n African Journal of Psychiatry - Psychological treatments for depression and anxiety disorders in low- and middle-income countries : a meta-analysis : review
|Article Title||Psychological treatments for depression and anxiety disorders in low- and middle-income countries : a meta-analysis : review|
|© Publisher:||In House Publications|
|Journal||African Journal of Psychiatry|
|Affiliations||1 University of Cape Town, 2 University of Cape Town, 3 Vrije Universiteit, Netherlands, 4 Vrije Universiteit, Netherlands and 5 University of Manchester, UK|
|Publication Date||Jul 2011|
|Pages||200 - 207|
|Keyword(s)||Anxiety disorders, Clinical, Depression, Developing countries, Meta analysis and Psychology|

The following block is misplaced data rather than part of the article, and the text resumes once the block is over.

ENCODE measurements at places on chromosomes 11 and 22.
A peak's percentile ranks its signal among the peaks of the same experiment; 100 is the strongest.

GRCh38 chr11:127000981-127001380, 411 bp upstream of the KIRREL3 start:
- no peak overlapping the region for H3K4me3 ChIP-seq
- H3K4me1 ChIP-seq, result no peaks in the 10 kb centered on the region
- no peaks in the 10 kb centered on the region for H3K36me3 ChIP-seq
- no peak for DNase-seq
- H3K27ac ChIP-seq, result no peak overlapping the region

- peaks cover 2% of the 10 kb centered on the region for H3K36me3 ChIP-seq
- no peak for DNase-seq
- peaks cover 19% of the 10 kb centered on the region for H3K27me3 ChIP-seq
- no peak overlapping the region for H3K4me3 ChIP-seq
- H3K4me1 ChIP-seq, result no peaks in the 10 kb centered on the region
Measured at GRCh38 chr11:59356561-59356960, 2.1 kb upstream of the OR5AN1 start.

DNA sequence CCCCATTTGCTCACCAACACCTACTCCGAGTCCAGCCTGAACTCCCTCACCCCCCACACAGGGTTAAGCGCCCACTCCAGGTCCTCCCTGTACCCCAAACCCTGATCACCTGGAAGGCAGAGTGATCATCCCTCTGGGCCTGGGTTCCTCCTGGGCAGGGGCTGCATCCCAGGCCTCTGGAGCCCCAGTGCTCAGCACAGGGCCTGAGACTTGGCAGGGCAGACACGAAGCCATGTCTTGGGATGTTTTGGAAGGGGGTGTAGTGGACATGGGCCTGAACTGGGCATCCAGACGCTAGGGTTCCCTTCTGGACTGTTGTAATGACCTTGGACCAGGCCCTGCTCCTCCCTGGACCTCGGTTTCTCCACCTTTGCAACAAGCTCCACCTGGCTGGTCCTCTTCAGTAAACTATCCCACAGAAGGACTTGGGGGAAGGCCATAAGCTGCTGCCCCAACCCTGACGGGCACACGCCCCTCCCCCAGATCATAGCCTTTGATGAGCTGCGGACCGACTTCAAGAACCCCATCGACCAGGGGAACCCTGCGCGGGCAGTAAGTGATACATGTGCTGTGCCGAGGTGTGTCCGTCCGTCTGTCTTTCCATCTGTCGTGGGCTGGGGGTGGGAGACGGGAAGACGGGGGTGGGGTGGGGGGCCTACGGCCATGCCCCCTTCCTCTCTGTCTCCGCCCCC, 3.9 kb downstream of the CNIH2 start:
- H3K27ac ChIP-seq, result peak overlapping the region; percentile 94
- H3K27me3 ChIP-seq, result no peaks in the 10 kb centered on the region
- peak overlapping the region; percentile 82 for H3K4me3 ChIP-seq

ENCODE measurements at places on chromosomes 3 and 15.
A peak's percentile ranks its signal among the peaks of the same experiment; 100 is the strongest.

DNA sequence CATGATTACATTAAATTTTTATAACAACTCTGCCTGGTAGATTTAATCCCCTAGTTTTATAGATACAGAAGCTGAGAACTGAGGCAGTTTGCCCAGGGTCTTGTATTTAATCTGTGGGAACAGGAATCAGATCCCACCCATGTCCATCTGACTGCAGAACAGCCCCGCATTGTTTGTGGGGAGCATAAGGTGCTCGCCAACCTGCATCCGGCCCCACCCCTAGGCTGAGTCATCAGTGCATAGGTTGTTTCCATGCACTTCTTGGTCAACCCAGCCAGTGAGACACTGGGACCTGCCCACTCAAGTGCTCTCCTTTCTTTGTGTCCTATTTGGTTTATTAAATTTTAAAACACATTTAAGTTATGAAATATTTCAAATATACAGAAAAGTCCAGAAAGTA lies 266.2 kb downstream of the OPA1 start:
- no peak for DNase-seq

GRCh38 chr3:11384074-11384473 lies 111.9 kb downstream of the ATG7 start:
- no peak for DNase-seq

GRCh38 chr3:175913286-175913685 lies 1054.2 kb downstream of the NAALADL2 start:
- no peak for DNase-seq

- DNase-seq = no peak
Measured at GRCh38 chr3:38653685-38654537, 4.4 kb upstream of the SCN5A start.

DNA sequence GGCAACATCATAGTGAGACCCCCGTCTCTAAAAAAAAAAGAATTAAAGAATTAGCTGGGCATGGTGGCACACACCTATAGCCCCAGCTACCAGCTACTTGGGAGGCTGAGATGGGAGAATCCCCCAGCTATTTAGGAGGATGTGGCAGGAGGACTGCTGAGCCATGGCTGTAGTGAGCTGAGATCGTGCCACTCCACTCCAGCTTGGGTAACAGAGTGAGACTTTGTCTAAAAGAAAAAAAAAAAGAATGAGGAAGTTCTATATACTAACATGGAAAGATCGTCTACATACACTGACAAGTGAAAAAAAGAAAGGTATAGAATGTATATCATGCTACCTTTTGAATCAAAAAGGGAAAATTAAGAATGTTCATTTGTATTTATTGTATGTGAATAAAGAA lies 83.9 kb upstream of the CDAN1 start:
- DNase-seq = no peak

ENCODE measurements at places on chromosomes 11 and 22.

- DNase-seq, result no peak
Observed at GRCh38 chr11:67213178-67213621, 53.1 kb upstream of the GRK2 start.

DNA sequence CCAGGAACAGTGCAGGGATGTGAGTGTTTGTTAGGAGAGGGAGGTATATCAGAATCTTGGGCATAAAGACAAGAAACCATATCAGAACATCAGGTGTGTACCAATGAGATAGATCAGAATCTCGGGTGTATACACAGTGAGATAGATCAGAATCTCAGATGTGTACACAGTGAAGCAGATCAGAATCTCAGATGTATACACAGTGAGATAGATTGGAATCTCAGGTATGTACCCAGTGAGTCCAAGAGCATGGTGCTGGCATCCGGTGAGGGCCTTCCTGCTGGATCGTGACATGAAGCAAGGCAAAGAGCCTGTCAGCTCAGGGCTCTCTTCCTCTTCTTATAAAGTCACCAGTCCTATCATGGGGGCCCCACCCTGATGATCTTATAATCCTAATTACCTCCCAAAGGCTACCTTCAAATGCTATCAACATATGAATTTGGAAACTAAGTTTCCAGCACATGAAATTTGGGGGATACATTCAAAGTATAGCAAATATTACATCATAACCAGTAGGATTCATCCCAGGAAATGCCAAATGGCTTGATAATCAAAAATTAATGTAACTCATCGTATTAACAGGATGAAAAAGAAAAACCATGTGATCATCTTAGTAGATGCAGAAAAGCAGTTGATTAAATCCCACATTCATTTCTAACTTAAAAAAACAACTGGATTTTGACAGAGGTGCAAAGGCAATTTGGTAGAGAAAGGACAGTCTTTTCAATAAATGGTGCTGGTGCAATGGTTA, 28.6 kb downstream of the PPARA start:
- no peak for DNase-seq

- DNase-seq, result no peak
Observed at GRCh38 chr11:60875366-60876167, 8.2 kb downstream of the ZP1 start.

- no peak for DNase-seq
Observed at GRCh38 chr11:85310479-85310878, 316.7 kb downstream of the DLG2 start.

Objective: The objective of this meta-analysis was to determine the efficacy of psychological treatments for depression and anxiety disorders in low- and middle- income countries (LAMIC). Method: Meta-analysis of randomized controlled trials on psychological treatment of depression and anxiety disorders in low-and middle income countries using an existing database (www.evidencebasedpsychotherapies.org), PubMed, Embase, Psychinfo, Dissertation Abstracts International and the Cochrane Central Register of Controlled Trials were searched for studies published in all languages. Additional studies were identified from reference lists of found studies. Randomized controlled trials in which a psychological intervention for anxiety or depression was compared to a control condition (care-as-usual, waiting list, placebo, or another control group) were included. The randomized controlled trials needed to be conducted in a LAMI country (classification of LAMI countries according to the World Bank's list of economies) to be eligible for inclusion in the meta-analysis. Psychological treatments were defined as interventions in which the core element of treatment consisted of verbal communication between a therapist and a patient. Results: Seventeen studies met our inclusion criteria, with a total of 3,010 participants. The mean standardized difference between the treatment and control groups at post-test was 1.02 (95% CI: 0.76~1.28) which corresponds well with the effects found in high-income countries. Conclusion: These results indicate that psychological treatments of depression and anxiety disorders are also effective in LAMI countries, and may encourage global dissemination of these interventions.
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